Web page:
for National Geographic News
So says a new study that tracked DNA damage in 63 steel-foundry workers in Brescia, Italy, who, under their normal factory conditions, were exposed to particulate matter.
The same damage may occur in city dwellers exposed to normal air, the researchers say.
Particulate matter includes suspended, tiny bits of dust, metal, or soot in the air, which can lodge deep in the lungs. Exposure to the substance has been linked to respiratory diseases, lung cancer, and heart problems.
Scientists know little about how inhaling particulate matter can cause health problems, according to lead study author Andrea Baccarelli of the University of Milan.
But they did find that exposed workers' DNA was damaged by a slowed rate of "methylation," a biological process in which genes are organized into different chemical groups.
Fewer groups means that fewer genes are expressed—or made into proteins—a crucial process in the body's regular maintenance.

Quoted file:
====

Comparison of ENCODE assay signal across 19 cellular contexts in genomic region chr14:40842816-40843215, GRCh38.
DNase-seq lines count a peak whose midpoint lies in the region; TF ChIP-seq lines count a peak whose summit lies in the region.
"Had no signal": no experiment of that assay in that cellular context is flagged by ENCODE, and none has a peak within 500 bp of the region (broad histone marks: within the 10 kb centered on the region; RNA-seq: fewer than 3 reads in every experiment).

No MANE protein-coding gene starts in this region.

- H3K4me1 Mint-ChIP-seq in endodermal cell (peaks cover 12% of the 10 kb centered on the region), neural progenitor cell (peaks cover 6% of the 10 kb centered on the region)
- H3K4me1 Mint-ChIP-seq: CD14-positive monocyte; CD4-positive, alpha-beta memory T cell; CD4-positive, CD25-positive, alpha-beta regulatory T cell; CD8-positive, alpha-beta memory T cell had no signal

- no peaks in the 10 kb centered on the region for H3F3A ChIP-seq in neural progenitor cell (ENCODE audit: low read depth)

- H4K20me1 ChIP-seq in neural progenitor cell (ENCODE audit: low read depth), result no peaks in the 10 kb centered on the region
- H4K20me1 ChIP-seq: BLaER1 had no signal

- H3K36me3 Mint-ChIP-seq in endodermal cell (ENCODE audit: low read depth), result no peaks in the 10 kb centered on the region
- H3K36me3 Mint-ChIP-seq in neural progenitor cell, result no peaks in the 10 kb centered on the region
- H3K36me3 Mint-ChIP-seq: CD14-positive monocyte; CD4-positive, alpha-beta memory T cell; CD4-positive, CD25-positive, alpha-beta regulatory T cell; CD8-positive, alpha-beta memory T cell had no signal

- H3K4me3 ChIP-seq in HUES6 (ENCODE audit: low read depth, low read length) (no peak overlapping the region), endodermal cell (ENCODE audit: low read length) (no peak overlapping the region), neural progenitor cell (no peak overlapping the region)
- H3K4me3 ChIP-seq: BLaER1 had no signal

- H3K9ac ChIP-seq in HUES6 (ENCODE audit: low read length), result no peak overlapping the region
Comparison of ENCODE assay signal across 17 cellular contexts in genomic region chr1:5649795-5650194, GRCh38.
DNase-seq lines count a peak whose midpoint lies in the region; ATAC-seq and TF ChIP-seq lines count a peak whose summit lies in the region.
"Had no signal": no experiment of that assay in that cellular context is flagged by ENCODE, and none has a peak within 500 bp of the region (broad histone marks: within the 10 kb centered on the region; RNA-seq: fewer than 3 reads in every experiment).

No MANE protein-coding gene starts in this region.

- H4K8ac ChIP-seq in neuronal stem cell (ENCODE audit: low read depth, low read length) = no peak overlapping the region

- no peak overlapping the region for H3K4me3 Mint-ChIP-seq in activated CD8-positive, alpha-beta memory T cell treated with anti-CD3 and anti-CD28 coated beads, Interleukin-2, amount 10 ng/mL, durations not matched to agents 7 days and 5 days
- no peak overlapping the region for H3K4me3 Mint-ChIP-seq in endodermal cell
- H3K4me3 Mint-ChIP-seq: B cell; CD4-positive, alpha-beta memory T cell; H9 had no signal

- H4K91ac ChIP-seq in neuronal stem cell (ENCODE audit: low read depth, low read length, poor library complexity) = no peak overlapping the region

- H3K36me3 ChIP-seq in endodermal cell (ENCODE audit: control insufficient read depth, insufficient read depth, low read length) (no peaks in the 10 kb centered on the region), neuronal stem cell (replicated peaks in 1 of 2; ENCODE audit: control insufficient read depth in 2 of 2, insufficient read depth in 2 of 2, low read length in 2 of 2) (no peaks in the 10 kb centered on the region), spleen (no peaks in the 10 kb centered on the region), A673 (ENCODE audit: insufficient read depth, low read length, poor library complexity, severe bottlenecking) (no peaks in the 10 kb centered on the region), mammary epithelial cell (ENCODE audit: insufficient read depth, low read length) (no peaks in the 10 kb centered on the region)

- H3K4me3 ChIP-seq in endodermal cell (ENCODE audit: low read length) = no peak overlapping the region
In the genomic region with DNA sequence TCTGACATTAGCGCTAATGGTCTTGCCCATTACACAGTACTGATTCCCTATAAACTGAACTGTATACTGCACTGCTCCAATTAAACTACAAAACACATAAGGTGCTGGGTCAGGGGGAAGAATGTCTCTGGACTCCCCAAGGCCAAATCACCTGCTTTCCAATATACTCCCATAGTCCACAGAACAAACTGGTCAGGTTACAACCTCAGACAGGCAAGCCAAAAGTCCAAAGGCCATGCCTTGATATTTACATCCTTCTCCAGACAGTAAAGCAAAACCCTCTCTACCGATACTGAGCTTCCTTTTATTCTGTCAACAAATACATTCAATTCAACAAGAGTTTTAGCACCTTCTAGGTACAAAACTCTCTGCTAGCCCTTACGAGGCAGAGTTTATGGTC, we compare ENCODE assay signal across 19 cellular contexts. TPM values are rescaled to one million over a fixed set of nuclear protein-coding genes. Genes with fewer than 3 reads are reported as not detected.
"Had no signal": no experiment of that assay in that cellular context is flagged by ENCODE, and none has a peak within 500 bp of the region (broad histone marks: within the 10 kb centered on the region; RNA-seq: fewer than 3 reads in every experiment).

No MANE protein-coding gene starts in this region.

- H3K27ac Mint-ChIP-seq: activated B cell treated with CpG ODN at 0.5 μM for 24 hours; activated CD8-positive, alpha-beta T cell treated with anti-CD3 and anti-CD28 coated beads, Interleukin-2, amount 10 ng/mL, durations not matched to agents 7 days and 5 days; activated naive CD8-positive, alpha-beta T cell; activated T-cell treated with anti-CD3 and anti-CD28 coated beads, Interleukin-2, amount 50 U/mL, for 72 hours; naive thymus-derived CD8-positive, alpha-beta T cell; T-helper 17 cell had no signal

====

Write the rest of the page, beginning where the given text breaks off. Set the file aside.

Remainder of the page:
(Learn how DNA works.)
Reduced-size gene groups like the ones observed in the new study have also been found in the blood DNA of lung cancer patients.
In the study, the workers' blood was sampled on the morning of the first day of their workweeks—before they were heavily exposed to the foundry's air—and again a few days later.
Comparisons between the two samples revealed significant changes in the methylation of four genes that may suppress tumors, said Baccarelli, who presented his research May 17 at the International Conference of the American Thoracic Society in San Diego, California.
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